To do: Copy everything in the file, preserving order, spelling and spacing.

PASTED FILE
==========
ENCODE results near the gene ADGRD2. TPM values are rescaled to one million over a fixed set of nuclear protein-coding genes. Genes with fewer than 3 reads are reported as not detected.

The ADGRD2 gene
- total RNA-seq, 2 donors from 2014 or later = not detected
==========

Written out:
ENCODE results near the gene ADGRD2. TPM values are rescaled to one million over a fixed set of nuclear protein-coding genes. Genes with fewer than 3 reads are reported as not detected.

The ADGRD2 gene
- total RNA-seq, 2 donors from 2014 or later = not detected